TRACEN, Petaluma: The Water Treatment Facility of the Future

TRACEN is Coast Guard speak for training center. It’s a training facility not unlike a college campus; currently trains about 1,400 people at any one time. The US Coast Guard is very committed to
environmental protection and one of our statutory missions is marine
environmental protection. The senior officer within the Coast Guard has made
it clear that environmental stewardship is something that we need to think about. Marcy Wong Donn Logan Architects: right from the start, in terms of master planning the project, our key partners were GHD’s Santa Rosa office, that did the civil structural, and Larry Reed of SWA Landscape Architects. The normal way of wastewater treatment is to treat to a
permissible level and then discharge the effluent. In this case, because of generations of ag runoff, the Stemple Creek watershed is considered an impacted watershed, and no drop of water would be allowed to be discharged either
to the ground or the stream. We have a equalization basin that has a
tremendously high capacity if we have the 80 million gallons of storage ponds
to be able to adjust to very large peaks and demands, to make sure the creeks and
the groundwater is always protected. With the water treatment plant, that was an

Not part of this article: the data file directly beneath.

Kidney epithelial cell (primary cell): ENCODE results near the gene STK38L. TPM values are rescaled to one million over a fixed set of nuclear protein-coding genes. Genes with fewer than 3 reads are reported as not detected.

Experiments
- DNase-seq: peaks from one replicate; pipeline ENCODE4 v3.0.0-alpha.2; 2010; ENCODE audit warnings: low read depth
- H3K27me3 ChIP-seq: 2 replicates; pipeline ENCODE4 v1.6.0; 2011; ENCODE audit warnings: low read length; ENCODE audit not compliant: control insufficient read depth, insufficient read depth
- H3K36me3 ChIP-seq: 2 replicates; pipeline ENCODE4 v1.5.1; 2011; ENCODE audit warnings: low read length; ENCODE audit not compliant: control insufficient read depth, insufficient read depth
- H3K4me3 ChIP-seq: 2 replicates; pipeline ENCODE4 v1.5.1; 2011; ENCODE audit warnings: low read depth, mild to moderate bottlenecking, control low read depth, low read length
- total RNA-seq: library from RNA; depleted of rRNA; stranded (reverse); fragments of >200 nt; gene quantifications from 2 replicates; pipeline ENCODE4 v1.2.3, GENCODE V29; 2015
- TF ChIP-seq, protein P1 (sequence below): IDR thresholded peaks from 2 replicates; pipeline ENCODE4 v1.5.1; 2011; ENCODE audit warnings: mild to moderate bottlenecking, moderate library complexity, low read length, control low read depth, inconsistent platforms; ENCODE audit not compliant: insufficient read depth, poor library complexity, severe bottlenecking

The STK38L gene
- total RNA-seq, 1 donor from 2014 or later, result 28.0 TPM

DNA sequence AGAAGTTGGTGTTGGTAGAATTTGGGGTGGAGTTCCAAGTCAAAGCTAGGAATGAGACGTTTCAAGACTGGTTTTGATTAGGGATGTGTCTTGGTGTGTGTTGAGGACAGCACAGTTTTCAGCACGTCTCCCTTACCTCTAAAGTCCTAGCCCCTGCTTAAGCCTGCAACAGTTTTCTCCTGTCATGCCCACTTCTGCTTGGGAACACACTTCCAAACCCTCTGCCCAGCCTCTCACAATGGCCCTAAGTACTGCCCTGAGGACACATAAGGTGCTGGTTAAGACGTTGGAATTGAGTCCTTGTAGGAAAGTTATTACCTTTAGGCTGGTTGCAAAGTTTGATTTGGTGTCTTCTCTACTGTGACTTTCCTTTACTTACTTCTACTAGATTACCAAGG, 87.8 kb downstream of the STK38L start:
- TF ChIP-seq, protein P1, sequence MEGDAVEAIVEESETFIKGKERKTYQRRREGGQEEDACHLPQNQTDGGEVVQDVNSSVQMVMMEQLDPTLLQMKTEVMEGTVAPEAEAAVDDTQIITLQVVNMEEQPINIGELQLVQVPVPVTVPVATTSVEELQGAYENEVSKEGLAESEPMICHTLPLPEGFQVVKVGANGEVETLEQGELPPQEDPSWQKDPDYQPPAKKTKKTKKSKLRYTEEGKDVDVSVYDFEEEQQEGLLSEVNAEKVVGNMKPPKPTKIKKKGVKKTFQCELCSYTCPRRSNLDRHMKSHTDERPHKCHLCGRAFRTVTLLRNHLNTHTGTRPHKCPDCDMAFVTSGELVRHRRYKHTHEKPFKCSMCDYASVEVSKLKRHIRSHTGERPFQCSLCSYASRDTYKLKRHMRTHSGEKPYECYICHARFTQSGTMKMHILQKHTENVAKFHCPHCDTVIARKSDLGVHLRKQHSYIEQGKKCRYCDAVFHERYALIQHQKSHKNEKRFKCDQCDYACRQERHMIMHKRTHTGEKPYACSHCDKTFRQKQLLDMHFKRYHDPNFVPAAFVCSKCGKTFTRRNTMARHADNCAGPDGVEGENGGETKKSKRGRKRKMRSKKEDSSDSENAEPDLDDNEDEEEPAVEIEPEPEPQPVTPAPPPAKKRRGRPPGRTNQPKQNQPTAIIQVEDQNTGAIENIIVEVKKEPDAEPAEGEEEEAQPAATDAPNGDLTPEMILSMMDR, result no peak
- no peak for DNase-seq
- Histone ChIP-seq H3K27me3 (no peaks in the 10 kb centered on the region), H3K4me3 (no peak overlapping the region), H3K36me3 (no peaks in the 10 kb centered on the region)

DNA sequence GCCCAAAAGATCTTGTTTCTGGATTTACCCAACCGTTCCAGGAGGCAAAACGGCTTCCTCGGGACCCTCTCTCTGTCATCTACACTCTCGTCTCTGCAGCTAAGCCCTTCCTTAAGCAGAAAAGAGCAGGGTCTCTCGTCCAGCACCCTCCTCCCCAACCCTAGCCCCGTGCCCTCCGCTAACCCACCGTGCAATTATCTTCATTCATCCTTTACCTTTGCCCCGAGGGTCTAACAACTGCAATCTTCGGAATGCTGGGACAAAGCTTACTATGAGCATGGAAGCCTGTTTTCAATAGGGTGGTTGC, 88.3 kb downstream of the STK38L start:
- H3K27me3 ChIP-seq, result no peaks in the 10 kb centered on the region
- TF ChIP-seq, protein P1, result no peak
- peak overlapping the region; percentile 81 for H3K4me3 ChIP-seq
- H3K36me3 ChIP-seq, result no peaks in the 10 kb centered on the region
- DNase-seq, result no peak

opportunity to find water to irrigate whatever habitat that we build and take it off the domestic water supply, to make the campus more self-sustaining. It’s all pretty basic, cast-in-place concrete walls, unpainted galvanized structure, this really great fiberglass roofing; light transmitting roofing, and
should last the life the project. The material selected are low maintenance.
It’s a fairly simple design and that will help with reducing our maintenance
load moving into the future. They can monitor how each part of the system is
working and fine-tune it. The operator calls it his ‘Ferrari’ when he is sitting in front of his three large screens. GHD: they did quite a biological
survey of the area to determine what was of impact, and we opened up a wildlife corridor where there was a covered covert before. A few weeks ago when I was explaining the concept of the fencing to someone, they looked down and said, “Well, it’s working; look, there’s a herd of deer down there.” The staff prides itself in being the greenest Coast Guard facility in the United States. They’re very supportive in making it as sustainable as possible.

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